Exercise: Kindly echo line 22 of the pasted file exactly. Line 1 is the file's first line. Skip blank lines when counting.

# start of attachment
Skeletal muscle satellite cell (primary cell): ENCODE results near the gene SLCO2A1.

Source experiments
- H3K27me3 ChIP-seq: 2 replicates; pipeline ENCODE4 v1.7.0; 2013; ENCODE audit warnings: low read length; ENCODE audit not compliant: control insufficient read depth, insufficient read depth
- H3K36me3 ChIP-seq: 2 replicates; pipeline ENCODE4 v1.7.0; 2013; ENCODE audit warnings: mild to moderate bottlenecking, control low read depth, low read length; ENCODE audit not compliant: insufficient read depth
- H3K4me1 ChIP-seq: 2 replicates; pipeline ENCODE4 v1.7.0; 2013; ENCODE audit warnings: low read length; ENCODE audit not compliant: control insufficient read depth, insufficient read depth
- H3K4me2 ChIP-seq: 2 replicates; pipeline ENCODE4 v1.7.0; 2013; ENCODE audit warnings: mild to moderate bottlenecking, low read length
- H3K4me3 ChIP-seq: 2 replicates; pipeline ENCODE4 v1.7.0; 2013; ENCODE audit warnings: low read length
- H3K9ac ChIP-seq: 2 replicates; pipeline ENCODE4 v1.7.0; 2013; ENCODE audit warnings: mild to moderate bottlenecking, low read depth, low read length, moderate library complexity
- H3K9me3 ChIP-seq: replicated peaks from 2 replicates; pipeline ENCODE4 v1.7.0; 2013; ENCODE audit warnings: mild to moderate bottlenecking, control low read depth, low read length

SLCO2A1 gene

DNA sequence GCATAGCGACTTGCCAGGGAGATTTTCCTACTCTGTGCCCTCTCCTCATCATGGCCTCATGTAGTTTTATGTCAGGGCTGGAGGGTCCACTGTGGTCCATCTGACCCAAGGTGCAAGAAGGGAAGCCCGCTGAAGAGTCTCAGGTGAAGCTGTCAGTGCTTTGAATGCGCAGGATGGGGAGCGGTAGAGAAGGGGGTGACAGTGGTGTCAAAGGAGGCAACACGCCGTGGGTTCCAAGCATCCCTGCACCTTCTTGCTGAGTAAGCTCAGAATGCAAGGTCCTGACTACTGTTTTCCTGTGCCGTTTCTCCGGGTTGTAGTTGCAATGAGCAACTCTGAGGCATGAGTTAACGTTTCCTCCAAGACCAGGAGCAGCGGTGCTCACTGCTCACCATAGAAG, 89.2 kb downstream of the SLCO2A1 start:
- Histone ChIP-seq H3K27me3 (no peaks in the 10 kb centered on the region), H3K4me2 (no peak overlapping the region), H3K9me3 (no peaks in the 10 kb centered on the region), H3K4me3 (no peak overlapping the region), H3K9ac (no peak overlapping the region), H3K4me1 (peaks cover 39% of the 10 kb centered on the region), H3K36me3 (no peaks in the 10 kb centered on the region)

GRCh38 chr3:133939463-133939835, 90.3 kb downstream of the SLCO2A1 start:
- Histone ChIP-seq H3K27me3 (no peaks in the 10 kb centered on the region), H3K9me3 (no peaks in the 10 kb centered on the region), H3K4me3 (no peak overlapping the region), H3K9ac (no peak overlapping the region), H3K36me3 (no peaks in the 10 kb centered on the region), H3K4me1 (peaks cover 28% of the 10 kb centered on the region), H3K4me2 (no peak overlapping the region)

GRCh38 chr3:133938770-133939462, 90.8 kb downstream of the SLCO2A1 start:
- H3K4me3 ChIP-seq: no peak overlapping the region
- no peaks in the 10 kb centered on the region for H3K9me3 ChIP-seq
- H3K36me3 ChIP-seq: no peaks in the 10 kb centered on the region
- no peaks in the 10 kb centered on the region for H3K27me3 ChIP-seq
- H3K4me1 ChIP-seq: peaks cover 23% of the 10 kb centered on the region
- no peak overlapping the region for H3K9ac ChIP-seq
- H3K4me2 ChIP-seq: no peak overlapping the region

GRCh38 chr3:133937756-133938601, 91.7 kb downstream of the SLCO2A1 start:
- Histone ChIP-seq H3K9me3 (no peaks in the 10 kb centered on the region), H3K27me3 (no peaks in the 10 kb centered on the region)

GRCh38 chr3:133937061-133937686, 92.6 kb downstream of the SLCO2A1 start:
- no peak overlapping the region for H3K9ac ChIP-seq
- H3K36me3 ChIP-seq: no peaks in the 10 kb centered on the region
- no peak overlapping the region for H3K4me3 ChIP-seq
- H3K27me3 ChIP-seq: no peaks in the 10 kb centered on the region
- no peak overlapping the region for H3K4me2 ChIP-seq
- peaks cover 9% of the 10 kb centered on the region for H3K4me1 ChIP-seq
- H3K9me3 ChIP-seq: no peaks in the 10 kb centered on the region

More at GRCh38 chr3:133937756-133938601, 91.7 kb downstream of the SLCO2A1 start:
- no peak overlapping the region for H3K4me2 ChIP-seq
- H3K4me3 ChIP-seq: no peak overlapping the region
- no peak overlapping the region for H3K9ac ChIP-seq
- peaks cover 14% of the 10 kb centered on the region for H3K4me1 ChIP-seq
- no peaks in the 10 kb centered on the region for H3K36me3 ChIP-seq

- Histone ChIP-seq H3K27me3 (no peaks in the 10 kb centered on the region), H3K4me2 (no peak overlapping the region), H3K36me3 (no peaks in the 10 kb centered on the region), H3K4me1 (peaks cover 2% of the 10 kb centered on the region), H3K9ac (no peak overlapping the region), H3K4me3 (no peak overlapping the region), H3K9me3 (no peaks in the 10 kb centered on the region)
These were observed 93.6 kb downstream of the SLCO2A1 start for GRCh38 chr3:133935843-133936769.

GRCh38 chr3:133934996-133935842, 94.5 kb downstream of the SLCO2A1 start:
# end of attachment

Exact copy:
- H3K4me2 ChIP-seq: no peak overlapping the region